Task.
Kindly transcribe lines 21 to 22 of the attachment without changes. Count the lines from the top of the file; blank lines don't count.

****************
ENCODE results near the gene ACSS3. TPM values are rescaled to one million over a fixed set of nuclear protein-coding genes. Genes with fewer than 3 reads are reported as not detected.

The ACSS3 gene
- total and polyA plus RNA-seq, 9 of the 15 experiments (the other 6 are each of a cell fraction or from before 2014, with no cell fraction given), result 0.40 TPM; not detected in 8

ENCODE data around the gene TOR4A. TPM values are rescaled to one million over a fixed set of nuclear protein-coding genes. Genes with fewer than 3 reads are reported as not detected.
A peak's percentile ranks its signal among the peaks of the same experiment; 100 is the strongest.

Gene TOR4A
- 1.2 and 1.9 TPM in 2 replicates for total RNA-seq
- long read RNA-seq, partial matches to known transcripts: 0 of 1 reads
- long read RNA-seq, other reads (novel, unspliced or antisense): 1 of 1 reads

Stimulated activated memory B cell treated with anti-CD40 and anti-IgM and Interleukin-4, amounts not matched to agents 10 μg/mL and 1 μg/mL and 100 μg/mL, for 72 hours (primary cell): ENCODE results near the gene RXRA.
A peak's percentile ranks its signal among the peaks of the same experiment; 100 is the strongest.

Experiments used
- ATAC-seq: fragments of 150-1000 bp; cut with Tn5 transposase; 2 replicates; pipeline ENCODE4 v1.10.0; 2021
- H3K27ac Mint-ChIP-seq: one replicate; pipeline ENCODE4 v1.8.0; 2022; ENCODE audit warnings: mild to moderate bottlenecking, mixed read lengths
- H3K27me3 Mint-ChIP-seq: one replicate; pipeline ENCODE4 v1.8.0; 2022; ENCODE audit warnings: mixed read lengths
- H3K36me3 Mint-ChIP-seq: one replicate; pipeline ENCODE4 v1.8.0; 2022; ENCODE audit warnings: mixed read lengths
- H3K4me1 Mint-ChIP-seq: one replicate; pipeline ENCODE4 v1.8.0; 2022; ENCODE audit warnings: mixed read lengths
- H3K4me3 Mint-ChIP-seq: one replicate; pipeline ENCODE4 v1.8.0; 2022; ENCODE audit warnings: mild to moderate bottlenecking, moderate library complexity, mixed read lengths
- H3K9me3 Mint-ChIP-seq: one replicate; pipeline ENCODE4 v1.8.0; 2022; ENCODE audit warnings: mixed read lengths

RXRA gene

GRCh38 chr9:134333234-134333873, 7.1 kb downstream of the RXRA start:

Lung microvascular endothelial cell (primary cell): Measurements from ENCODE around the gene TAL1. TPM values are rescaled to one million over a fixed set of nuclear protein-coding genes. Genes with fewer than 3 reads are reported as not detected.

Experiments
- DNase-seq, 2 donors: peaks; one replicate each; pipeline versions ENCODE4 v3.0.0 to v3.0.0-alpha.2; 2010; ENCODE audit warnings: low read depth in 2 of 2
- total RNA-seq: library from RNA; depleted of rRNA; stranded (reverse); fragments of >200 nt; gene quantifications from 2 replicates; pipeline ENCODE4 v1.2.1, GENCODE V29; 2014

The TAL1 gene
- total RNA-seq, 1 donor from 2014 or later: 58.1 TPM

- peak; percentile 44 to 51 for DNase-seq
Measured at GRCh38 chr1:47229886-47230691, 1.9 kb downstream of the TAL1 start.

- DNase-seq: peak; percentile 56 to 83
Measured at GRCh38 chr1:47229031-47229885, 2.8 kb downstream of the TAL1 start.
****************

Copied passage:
GRCh38 chr9:134333234-134333873, 7.1 kb downstream of the RXRA start:

Lung microvascular endothelial cell (primary cell): Measurements from ENCODE around the gene TAL1. TPM values are rescaled to one million over a fixed set of nuclear protein-coding genes. Genes with fewer than 3 reads are reported as not detected.